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Sunday, December 30, 2012

Hummus


What better way to try out my new pressure cooker than to make hummus?  I love to make my own hummus, but have always used canned chickpeas.  Well today I finally get up the chutzpah to use dried.  I'm not going to lie.  After seeing numerous pressure cooker explosions on Iron Chef, I've been pretty scared to use a pressure cooker.  It looks pretty dangerous.  It has the word "pressure" in it for heaven's sake.  It couldn't possibly be easy to use.  Well, it was very easy to use.  I will tell you how.

To cook the chickpeas:
Soak 1 lb of chickpeas in a bowl of cold water overnight.  The next day, rinse the beans.  Fill your pressure cooker with 8 cups of water.  Then add your rinsed beans.  Cover, lock, and set to high pressure for 35 minutes.  When it's done, let the pressure naturally release.  Open, drain, and you have very delicious and soft chickpeas.  Now onto making the hummus...

Hummus
makes 2 cups

2 cups cooked chickpeas (or a 15-oz can)
2 Tbsp tahini
juice from 1 lemon
1/4 tsp of salt
1/2 tsp smoked paprika
1/4 tsp crushed red pepper (optional)
1 clove garlic
1/4 cup olive oil
1/4 cup water

Put all the ingredients into a food processor and blend until smooth.  Add more salt to your taste.  Let cool in the fridge.  Serve with pita chips or pita bread.  Enjoy!
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Wednesday, December 26, 2012

Coconut Raspberry and Jamaican Rum Truffles


This is my first try at making truffles.  It seemed easy enough - like "I couldn't possibly mess it up" easy enough.  I told a co-worker of mine that I was thinking of making truffles and she very thoughtfully brought me in a Food Network magazine that had a starter recipe.  I just chose my own mix of add-ins/ons and bam - homemade Christmas goodies for the whole family.  Rolling the balls was extremely messy, but totally worth it.  I hope everyone I'm giving them to on Christmas Eve enjoys them as much as I hope they do.

Truffles
this recipe made 24 tablespoon-size balls for me

12 oz. dark or bittersweet chocolate, chopped
1 cup heavy cream
1 Tbsp butter
pinch of salt
1 tsp vanilla extract (or 1/2 tsp of vanilla and 1/2 tsp extract of your choosing - I used raspberry)
1 package of shredded sweetened coconut or 1 bottle of chocolate vermicelli sprinkles for rolling
1/4 cup of cream liqueur (I used creamy Jamaican rum)

Make the chocolate ganache:  Put the chopped chocolate in a large bowl.  In a saucepan, bring the cream, butter, and salt to a simmer over medium heat.  Add it to the chocolate and let sit for 10 minutes.  With a rubber spatula, stir the chocolate-cream mixture until it is completely smooth.  Add in the vanilla and raspberry extracts and combine.  At this point, add in the liqueur if you are using it, and combine.  Pour the ganache into a shallow baking dish and refrigerate for at least three hours or overnight.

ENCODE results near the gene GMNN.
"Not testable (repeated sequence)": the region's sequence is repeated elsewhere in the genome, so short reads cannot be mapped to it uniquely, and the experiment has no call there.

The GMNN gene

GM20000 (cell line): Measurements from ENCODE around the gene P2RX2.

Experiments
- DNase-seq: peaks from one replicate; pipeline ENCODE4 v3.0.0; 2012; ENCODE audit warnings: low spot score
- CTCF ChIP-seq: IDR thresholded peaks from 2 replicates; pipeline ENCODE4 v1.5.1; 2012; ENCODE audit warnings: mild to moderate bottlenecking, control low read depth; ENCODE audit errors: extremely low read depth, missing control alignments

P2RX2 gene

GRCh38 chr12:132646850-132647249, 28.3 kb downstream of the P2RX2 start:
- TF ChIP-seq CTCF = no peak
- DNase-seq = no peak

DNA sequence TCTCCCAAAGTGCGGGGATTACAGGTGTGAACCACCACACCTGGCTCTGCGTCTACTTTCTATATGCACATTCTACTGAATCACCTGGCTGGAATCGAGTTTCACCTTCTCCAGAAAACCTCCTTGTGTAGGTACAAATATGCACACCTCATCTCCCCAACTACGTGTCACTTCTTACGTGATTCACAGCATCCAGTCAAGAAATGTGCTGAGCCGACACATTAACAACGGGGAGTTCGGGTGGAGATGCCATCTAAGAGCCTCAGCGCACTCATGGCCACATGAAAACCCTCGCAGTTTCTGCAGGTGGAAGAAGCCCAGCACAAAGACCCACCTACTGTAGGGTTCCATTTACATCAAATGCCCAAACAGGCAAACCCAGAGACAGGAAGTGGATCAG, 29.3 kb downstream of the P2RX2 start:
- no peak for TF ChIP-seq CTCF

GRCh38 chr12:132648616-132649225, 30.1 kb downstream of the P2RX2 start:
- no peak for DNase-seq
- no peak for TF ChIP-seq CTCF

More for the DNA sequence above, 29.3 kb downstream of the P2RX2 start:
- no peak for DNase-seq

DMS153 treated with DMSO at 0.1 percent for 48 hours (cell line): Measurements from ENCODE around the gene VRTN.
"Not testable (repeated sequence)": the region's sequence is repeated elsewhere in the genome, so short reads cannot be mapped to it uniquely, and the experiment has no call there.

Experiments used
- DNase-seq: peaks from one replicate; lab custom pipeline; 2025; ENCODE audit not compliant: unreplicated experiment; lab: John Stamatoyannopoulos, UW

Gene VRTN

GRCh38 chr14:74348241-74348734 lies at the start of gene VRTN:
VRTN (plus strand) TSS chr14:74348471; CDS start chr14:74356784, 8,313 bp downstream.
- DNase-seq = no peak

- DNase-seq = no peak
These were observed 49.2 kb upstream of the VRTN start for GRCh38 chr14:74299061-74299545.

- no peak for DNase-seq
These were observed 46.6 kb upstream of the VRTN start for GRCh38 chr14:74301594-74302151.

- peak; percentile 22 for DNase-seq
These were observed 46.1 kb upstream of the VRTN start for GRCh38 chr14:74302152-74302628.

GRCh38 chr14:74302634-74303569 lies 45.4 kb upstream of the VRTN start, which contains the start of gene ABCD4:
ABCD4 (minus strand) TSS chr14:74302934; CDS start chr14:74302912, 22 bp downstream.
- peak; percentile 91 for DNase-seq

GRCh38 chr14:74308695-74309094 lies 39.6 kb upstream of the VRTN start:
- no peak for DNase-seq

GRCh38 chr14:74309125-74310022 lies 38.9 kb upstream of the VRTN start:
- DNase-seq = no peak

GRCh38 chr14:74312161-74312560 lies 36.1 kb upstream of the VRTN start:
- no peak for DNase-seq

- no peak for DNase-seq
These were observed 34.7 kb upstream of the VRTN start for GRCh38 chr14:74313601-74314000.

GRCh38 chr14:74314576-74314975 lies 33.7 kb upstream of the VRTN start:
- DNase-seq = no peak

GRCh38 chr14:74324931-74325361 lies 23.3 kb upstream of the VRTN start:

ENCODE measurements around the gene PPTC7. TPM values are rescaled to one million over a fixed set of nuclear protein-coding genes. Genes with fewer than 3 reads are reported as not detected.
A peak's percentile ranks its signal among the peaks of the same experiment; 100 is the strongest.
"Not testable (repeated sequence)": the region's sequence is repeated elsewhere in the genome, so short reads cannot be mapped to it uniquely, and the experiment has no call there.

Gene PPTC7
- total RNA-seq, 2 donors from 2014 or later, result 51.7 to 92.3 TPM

Make the balls: Take tablespoons of the chilled ganache and roll them in your hand to form balls.  Place the balls on a baking sheet lined with parchment paper and cover with plastic wrap.  Return to the fridge and chill overnight or for at least an hour.  After the balls are chilled, you can roll them in the shredded coconut.





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Sunday, December 23, 2012

Cheesy Cauliflower Breadsticks


Let me start by saying that these cauliflower breadsticks are not made of bread.  They have no flour in them whatsoever.  They are called breadsticks because they look and taste like breadsticks.  They are so good that I can't wait to make them again....and again and again and again and again...

It all began when I saw the head of cauliflower in my fridge that was about to go bad.  I have a habit of impulsively buying cauliflower because I love it so much.  (I think I may have mentioned this.)  So I wanted to use it up with other things I had on hand.  I was thinking fritters, but decided to cruise food blogs for some other ideas instead, thinking I might find a good Indian recipe to try out.  Instead I found a ton of blogs talking about making pizza crust out of cauliflower for the gluten-free crowd.  Well I may not be gluten-free, but I am health conscious, have a cauliflower to use, and have been seriously craving breadsticks all week.  (Why are there so many Pizza Hut commercials on???)  So what a great way to satisfy that craving, huh?  My husband was extremely dubious, but since I'd be throwing the cauliflower out if I didn't get to use it anyway, there would be no harm in trying something new.  If it was awful, there's always leftover soup in the fridge.

Well, luckily, these came out amazing.  My husband ate them (and some crow) and asked if there were any more.  They certainly satisfied a breadstick craving and are 100% better for your body than any of that take-out pizza chain crap.  On the downside, I was really hoping this would be a way to sneak some veggies into my two-year old - it didn't work.  I love cauliflower, but you wouldn't know that these are made of cauliflower.  I have no idea how Adrienne could know.  She should go into the FBI or CIA.  So don't let a hatred of cauliflower stop you from trying this.  Next time I am doubling this recipe so that there will be more breadsticks.

Cheesy Cauliflower Breadsticks
adapted from An Edible Mosaic
makes 8 small breadsticks

1/4 of a large cauliflower (1-1/2 cups, lightly packed, riced)
1 teaspoon olive oil
2 cloves garlic, minced
1 large egg, lightly beaten
4 oz shredded part-skim mozzarella cheese (you can use any cheese you's like)
1/4 tsp dried basil and 1/4 tsp dried oregano, combined and divided
salt and pepper to taste
Cooking spray
Marinara sauce, for serving (optional)

Preheat the oven to 350 degrees and line a 9 by 5-inch loaf pan with parchment paper so that the excess paper hangs over the sides.  Lightly spray the parchment paper with cooking spray.

Rice the cauliflower by grating it on a cheese grater and put into a microwave-safe bowl.  Microwave uncovered until softened, on 2 minute intervals, stirring between each.  Let it cool slightly.  While the cauliflower cooks, heat the oil in a small skillet over low heat.  Add the garlic and cook until fragrant, about 30 seconds to 1 minute, stirring constantly and let cool slightly.